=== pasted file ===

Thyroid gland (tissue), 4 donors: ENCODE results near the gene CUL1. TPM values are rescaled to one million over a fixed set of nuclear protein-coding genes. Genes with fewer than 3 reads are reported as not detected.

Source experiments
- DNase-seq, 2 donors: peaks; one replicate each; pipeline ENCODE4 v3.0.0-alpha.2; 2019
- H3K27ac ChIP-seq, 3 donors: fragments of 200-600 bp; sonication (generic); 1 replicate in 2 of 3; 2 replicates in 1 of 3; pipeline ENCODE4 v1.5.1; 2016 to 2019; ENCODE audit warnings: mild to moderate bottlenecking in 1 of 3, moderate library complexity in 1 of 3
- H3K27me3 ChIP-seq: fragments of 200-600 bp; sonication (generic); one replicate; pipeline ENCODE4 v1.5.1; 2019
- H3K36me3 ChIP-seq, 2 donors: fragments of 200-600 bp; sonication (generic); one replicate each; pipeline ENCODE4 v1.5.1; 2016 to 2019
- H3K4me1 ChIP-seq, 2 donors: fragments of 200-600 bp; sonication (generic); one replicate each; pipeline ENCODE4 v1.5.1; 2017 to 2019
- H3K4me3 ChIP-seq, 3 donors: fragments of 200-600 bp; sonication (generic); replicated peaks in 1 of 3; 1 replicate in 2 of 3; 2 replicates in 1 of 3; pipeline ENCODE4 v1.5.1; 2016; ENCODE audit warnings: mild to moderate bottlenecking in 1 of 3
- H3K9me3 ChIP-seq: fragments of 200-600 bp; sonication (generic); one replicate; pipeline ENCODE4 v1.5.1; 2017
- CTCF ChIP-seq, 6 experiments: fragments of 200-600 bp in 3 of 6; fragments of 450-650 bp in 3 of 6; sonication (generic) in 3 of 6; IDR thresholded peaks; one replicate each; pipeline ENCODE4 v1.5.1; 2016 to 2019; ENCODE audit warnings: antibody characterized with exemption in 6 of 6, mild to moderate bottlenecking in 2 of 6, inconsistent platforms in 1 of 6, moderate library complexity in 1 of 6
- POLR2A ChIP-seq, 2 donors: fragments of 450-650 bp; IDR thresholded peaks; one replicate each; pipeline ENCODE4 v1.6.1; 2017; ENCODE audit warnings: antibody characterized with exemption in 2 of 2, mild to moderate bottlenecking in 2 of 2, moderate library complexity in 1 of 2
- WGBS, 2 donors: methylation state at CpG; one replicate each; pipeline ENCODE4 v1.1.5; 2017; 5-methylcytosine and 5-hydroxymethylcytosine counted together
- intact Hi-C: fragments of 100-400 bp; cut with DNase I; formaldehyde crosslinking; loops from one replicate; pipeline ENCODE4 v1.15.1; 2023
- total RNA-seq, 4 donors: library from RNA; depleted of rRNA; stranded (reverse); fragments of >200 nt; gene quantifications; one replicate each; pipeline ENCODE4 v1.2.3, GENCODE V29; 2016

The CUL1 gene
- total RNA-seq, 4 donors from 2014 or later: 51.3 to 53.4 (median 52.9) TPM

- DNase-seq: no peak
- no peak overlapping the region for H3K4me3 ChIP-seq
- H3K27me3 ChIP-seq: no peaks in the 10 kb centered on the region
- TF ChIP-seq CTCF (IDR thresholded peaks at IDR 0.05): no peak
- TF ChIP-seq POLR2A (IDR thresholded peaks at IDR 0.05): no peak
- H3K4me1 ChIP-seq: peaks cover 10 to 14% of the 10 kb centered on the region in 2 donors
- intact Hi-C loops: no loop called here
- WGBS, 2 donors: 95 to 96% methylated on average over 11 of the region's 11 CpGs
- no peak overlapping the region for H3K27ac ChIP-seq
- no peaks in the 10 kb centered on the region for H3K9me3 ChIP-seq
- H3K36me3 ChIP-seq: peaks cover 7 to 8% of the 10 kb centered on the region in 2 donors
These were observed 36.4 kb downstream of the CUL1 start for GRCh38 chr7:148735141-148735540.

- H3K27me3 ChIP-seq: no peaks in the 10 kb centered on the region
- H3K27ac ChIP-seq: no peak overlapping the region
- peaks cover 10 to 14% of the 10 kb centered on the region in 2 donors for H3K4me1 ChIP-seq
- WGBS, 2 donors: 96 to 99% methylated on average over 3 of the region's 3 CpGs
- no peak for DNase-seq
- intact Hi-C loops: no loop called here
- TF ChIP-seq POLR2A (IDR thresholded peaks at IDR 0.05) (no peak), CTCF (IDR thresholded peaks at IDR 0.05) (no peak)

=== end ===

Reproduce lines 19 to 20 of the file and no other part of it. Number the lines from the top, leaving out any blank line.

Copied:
- H3K27me3 ChIP-seq: no peaks in the 10 kb centered on the region
- TF ChIP-seq CTCF (IDR thresholded peaks at IDR 0.05): no peak